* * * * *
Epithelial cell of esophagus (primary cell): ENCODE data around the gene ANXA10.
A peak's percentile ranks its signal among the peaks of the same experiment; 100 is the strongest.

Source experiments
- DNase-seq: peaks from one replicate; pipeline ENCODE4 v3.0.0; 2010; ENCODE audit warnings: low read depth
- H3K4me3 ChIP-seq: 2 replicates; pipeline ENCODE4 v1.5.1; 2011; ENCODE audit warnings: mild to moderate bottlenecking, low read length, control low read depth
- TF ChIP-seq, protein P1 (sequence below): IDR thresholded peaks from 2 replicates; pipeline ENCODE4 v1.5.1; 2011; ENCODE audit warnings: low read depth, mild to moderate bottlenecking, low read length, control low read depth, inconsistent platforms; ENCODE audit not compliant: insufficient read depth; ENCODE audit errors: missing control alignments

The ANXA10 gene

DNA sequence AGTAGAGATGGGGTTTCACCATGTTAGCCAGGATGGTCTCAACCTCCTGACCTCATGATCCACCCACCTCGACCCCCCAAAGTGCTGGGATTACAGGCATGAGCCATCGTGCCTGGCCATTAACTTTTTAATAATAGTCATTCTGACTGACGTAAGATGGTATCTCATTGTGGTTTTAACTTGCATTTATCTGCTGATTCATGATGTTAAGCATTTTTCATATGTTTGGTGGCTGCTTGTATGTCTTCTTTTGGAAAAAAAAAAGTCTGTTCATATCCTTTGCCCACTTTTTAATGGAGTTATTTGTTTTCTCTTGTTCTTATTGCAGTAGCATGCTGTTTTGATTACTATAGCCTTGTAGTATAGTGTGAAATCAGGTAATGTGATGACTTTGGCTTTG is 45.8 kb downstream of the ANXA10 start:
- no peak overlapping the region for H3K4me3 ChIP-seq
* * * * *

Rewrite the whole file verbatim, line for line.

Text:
Epithelial cell of esophagus (primary cell): ENCODE data around the gene ANXA10.
A peak's percentile ranks its signal among the peaks of the same experiment; 100 is the strongest.

Source experiments
- DNase-seq: peaks from one replicate; pipeline ENCODE4 v3.0.0; 2010; ENCODE audit warnings: low read depth
- H3K4me3 ChIP-seq: 2 replicates; pipeline ENCODE4 v1.5.1; 2011; ENCODE audit warnings: mild to moderate bottlenecking, low read length, control low read depth
- TF ChIP-seq, protein P1 (sequence below): IDR thresholded peaks from 2 replicates; pipeline ENCODE4 v1.5.1; 2011; ENCODE audit warnings: low read depth, mild to moderate bottlenecking, low read length, control low read depth, inconsistent platforms; ENCODE audit not compliant: insufficient read depth; ENCODE audit errors: missing control alignments

The ANXA10 gene

DNA sequence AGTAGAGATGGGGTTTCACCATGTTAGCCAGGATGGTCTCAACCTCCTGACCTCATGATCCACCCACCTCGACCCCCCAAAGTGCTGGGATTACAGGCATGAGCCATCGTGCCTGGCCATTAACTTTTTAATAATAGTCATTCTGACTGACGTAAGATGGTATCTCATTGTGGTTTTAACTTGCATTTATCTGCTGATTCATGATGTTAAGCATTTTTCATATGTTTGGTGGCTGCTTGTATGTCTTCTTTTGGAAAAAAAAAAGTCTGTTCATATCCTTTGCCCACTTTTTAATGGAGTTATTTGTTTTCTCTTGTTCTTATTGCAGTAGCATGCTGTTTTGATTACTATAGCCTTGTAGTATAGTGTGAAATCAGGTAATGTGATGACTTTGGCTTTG is 45.8 kb downstream of the ANXA10 start:
- no peak overlapping the region for H3K4me3 ChIP-seq